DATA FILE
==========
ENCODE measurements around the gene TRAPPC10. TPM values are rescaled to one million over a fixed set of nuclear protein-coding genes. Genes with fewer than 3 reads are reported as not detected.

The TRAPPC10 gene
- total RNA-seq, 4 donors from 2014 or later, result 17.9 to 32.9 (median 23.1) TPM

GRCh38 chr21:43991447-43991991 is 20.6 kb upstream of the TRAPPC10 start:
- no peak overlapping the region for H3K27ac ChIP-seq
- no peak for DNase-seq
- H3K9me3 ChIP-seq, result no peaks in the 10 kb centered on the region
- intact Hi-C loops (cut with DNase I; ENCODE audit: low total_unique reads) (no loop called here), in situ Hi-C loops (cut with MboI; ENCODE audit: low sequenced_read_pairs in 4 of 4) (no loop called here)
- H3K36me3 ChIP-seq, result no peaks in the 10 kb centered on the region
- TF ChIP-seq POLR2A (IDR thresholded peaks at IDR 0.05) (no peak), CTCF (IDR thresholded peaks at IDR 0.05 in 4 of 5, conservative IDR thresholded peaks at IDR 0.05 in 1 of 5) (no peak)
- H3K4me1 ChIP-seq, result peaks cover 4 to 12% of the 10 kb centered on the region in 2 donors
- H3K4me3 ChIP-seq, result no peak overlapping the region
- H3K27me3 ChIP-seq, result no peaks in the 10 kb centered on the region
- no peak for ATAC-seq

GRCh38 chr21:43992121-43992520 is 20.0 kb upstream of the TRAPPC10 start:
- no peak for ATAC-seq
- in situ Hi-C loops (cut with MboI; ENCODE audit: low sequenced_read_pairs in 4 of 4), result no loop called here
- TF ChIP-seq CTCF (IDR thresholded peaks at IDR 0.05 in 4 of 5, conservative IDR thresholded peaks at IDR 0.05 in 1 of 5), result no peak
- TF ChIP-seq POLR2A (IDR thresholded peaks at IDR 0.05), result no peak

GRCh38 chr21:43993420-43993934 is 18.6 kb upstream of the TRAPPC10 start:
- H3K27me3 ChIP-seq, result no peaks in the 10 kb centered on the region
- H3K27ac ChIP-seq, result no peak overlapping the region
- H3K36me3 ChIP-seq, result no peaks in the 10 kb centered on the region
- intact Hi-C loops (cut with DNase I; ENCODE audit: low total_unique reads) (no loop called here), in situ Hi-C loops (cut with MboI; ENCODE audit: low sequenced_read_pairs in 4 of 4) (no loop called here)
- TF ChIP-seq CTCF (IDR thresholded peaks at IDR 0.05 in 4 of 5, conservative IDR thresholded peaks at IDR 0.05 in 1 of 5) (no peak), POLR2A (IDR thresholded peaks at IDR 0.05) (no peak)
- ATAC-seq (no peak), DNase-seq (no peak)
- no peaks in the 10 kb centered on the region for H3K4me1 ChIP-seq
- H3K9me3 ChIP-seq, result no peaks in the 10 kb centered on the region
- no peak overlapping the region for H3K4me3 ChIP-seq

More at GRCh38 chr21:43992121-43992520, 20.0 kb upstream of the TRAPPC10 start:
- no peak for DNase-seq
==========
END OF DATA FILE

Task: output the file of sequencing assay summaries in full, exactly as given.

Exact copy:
ENCODE measurements around the gene TRAPPC10. TPM values are rescaled to one million over a fixed set of nuclear protein-coding genes. Genes with fewer than 3 reads are reported as not detected.

The TRAPPC10 gene
- total RNA-seq, 4 donors from 2014 or later, result 17.9 to 32.9 (median 23.1) TPM

GRCh38 chr21:43991447-43991991 is 20.6 kb upstream of the TRAPPC10 start:
- no peak overlapping the region for H3K27ac ChIP-seq
- no peak for DNase-seq
- H3K9me3 ChIP-seq, result no peaks in the 10 kb centered on the region
- intact Hi-C loops (cut with DNase I; ENCODE audit: low total_unique reads) (no loop called here), in situ Hi-C loops (cut with MboI; ENCODE audit: low sequenced_read_pairs in 4 of 4) (no loop called here)
- H3K36me3 ChIP-seq, result no peaks in the 10 kb centered on the region
- TF ChIP-seq POLR2A (IDR thresholded peaks at IDR 0.05) (no peak), CTCF (IDR thresholded peaks at IDR 0.05 in 4 of 5, conservative IDR thresholded peaks at IDR 0.05 in 1 of 5) (no peak)
- H3K4me1 ChIP-seq, result peaks cover 4 to 12% of the 10 kb centered on the region in 2 donors
- H3K4me3 ChIP-seq, result no peak overlapping the region
- H3K27me3 ChIP-seq, result no peaks in the 10 kb centered on the region
- no peak for ATAC-seq

GRCh38 chr21:43992121-43992520 is 20.0 kb upstream of the TRAPPC10 start:
- no peak for ATAC-seq
- in situ Hi-C loops (cut with MboI; ENCODE audit: low sequenced_read_pairs in 4 of 4), result no loop called here
- TF ChIP-seq CTCF (IDR thresholded peaks at IDR 0.05 in 4 of 5, conservative IDR thresholded peaks at IDR 0.05 in 1 of 5), result no peak
- TF ChIP-seq POLR2A (IDR thresholded peaks at IDR 0.05), result no peak

GRCh38 chr21:43993420-43993934 is 18.6 kb upstream of the TRAPPC10 start:
- H3K27me3 ChIP-seq, result no peaks in the 10 kb centered on the region
- H3K27ac ChIP-seq, result no peak overlapping the region
- H3K36me3 ChIP-seq, result no peaks in the 10 kb centered on the region
- intact Hi-C loops (cut with DNase I; ENCODE audit: low total_unique reads) (no loop called here), in situ Hi-C loops (cut with MboI; ENCODE audit: low sequenced_read_pairs in 4 of 4) (no loop called here)
- TF ChIP-seq CTCF (IDR thresholded peaks at IDR 0.05 in 4 of 5, conservative IDR thresholded peaks at IDR 0.05 in 1 of 5) (no peak), POLR2A (IDR thresholded peaks at IDR 0.05) (no peak)
- ATAC-seq (no peak), DNase-seq (no peak)
- no peaks in the 10 kb centered on the region for H3K4me1 ChIP-seq
- H3K9me3 ChIP-seq, result no peaks in the 10 kb centered on the region
- no peak overlapping the region for H3K4me3 ChIP-seq

More at GRCh38 chr21:43992121-43992520, 20.0 kb upstream of the TRAPPC10 start:
- no peak for DNase-seq